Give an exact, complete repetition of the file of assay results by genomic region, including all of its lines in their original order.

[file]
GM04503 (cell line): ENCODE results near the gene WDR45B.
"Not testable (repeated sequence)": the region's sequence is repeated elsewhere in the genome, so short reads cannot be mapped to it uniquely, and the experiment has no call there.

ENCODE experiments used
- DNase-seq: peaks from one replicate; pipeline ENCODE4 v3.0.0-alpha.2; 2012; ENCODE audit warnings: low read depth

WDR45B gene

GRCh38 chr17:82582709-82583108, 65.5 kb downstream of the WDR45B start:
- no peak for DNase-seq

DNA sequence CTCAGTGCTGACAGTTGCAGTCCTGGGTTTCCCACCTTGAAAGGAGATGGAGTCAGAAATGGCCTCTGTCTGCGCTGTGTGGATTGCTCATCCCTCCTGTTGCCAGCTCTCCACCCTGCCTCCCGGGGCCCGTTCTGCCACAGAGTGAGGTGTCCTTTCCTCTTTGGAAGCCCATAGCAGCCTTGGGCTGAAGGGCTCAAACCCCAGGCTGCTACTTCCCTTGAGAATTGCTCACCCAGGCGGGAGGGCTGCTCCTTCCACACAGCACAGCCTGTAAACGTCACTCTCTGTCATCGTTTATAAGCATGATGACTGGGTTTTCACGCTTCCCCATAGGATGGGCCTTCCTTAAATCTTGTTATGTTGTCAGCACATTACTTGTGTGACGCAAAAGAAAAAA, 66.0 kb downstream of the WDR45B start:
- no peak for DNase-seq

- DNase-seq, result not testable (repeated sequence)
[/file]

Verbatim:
GM04503 (cell line): ENCODE results near the gene WDR45B.
"Not testable (repeated sequence)": the region's sequence is repeated elsewhere in the genome, so short reads cannot be mapped to it uniquely, and the experiment has no call there.

ENCODE experiments used
- DNase-seq: peaks from one replicate; pipeline ENCODE4 v3.0.0-alpha.2; 2012; ENCODE audit warnings: low read depth

WDR45B gene

GRCh38 chr17:82582709-82583108, 65.5 kb downstream of the WDR45B start:
- no peak for DNase-seq

DNA sequence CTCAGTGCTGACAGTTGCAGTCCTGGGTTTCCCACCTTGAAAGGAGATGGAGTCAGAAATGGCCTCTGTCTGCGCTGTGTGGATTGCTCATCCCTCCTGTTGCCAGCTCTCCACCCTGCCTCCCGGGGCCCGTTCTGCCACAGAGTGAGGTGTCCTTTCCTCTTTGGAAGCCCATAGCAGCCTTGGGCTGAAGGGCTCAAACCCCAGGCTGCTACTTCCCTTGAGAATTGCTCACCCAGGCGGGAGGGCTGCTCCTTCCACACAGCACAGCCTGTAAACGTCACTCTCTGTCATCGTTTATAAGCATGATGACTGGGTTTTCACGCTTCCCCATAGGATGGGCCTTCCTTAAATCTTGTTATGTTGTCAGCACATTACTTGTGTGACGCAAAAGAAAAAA, 66.0 kb downstream of the WDR45B start:
- no peak for DNase-seq

- DNase-seq, result not testable (repeated sequence)